As cybercrime continues to grow, Intel Security has undertaken several initiatives to educate consumers and protect children all over the world.
The Intel Security Digital Safety Program, formerly McAfee Online Safety for Kids, is a free global program designed to teach school-aged children and parents how to maintain safe and responsible online practices. All materials are based on the STOP. THINK. CONNECT. national cybersecurity awareness campaign, which was developed in partnership with the STOP. THINK. CONNECT. Messaging Convention. Intel Security is a founding member of the public-private partnership of this convention, which is led by the Anti-Phishing Working Group (APWG) and National Cyber Security Alliance (NCSA).
As a security leader in a digitally connected world, Intel Security takes pride in empowering families with the tools they need to defend themselves from online threats ranging from cybercriminals to cyberbullies. Through the Intel Security Digital Safety Program, children and their parents are encouraged to follow the steps outlined by the STOP. THINK. CONNECT. campaign in North America when accessing the Internet:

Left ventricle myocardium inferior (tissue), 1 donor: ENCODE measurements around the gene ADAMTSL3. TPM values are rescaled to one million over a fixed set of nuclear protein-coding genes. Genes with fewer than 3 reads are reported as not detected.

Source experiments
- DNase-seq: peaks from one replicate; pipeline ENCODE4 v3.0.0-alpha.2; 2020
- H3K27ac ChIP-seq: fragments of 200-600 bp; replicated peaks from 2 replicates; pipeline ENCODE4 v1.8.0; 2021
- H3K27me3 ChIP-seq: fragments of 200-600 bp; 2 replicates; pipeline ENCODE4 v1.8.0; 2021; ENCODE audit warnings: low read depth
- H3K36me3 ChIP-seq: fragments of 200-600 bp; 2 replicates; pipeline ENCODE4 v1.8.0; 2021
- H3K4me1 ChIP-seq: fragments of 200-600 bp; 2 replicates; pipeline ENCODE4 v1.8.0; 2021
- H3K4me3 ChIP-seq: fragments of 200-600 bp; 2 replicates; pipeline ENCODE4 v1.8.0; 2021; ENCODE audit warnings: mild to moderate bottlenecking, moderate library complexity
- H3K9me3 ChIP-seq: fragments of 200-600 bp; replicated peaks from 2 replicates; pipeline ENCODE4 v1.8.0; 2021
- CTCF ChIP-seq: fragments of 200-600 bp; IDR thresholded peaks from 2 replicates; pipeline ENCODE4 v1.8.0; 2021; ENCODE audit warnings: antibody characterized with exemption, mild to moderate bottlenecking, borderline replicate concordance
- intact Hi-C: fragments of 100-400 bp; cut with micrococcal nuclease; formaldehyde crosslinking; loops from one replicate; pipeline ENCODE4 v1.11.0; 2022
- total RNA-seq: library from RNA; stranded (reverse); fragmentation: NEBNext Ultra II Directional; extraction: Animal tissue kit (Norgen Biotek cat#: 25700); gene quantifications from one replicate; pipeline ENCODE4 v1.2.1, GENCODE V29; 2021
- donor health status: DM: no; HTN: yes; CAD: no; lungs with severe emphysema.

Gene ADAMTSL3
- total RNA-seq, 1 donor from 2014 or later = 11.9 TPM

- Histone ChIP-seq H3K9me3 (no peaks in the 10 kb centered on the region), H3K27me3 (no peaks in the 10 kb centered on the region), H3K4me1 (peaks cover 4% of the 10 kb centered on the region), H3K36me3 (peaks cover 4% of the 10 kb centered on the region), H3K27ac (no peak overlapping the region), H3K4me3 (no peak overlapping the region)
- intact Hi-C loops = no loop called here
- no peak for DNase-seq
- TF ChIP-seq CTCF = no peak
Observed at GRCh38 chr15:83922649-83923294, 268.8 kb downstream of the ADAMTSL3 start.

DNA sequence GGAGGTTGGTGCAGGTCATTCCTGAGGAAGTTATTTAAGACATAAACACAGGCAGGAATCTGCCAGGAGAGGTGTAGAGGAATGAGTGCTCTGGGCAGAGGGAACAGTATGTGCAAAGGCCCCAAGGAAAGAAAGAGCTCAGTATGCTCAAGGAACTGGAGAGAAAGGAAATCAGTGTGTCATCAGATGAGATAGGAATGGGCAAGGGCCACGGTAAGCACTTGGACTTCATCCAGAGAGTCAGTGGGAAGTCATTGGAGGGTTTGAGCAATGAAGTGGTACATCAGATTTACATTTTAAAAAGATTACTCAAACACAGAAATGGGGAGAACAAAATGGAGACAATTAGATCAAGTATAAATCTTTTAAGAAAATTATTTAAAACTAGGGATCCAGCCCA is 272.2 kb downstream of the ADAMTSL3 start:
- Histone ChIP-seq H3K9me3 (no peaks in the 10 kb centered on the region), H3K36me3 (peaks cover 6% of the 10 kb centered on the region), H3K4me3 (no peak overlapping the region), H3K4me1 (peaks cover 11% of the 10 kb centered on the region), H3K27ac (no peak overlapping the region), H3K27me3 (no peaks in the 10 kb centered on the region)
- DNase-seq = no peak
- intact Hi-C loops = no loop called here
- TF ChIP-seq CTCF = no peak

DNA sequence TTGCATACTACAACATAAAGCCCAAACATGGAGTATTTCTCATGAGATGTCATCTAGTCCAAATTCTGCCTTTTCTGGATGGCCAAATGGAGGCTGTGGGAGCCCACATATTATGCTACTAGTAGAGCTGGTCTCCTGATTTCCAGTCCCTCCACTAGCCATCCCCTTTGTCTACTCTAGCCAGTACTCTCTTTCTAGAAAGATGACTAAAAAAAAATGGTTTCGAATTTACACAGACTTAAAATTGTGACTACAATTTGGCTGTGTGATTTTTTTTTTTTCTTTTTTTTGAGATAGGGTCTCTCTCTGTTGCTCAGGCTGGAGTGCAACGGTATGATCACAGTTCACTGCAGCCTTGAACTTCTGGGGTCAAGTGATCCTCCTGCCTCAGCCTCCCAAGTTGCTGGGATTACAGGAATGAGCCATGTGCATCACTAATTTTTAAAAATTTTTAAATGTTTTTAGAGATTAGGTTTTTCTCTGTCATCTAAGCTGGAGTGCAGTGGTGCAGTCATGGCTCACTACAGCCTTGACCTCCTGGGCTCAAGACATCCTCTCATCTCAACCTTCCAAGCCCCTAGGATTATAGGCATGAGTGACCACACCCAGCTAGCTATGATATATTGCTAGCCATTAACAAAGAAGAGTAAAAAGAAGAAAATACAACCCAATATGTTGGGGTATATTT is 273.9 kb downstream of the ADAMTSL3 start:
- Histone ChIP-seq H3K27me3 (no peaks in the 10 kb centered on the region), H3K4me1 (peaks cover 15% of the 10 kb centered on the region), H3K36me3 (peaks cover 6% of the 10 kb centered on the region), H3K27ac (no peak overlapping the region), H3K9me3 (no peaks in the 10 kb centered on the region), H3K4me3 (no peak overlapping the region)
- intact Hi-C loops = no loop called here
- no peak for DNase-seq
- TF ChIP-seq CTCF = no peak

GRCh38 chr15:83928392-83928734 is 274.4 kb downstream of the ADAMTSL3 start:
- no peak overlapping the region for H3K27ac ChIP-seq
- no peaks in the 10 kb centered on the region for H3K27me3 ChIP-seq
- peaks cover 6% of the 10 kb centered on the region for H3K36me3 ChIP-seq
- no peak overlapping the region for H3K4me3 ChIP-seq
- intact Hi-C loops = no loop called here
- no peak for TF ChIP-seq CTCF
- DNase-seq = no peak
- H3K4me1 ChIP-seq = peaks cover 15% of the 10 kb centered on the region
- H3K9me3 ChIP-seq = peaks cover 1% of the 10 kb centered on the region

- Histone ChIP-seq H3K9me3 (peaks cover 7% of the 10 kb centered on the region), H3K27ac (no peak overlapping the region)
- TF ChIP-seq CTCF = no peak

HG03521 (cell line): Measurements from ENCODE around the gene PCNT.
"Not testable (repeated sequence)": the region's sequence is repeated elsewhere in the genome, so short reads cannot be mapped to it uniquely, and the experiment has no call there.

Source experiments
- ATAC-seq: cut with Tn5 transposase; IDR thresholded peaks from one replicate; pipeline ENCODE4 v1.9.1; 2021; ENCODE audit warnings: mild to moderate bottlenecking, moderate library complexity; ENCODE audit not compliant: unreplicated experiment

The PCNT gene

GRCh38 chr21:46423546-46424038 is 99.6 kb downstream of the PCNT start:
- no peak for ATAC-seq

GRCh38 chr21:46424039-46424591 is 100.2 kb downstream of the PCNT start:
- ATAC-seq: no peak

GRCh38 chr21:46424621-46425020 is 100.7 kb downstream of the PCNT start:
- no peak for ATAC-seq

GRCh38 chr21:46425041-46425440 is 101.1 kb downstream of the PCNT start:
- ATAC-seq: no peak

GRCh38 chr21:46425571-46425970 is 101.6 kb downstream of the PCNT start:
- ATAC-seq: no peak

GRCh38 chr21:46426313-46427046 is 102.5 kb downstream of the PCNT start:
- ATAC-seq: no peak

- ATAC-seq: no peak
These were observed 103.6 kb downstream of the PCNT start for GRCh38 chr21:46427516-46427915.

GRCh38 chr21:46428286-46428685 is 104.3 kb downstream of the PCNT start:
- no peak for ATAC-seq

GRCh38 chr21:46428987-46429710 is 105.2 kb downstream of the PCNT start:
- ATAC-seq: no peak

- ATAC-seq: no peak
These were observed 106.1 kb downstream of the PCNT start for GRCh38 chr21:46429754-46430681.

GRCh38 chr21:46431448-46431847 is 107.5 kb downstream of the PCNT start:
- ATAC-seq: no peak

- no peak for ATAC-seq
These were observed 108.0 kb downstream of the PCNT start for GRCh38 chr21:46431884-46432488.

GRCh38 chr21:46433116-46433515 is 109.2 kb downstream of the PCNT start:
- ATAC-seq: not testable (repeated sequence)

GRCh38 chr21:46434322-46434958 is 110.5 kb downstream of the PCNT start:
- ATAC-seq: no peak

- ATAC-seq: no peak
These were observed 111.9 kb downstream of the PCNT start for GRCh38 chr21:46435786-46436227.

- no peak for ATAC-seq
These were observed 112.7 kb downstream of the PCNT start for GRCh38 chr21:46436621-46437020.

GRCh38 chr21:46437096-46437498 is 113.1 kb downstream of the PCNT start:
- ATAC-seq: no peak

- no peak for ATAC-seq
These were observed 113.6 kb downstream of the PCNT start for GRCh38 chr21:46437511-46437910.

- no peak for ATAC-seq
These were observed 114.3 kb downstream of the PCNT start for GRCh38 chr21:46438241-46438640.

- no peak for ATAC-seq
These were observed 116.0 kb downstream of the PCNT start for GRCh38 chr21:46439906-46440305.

Intel employees began volunteering to teach school-aged children how to use their digital devices responsibly with pilot programs across the United States in 2009. Since the original launch of McAfee Online Safety for Kids, the program has vastly grown and maintains a wide global reach. To date, Intel volunteers have educated more than 250,000 children, parents, and teachers worldwide about how to remain safe and secure online.
Some of our global initiatives include:
APAC Cyber Education Program
Intel Security partnered with Life Education Australia, the largest non-government provider of health education to children and young adults in Australia. Intel Security and Life Education Australia’s joint social efforts and cybersafety module “bCyberwise” has reached over 100,000 students since 2013.
Bletchley Park, U.K.
Intel Security and Bletchley Park, a U.K. museum dedicated to those who broke German WWII communications, opened a joint cybersecurity exhibit titled “Secrecy and Security.” The museum provides workshops that seek to engage, inspire and educate visitors about today’s cyberthreats.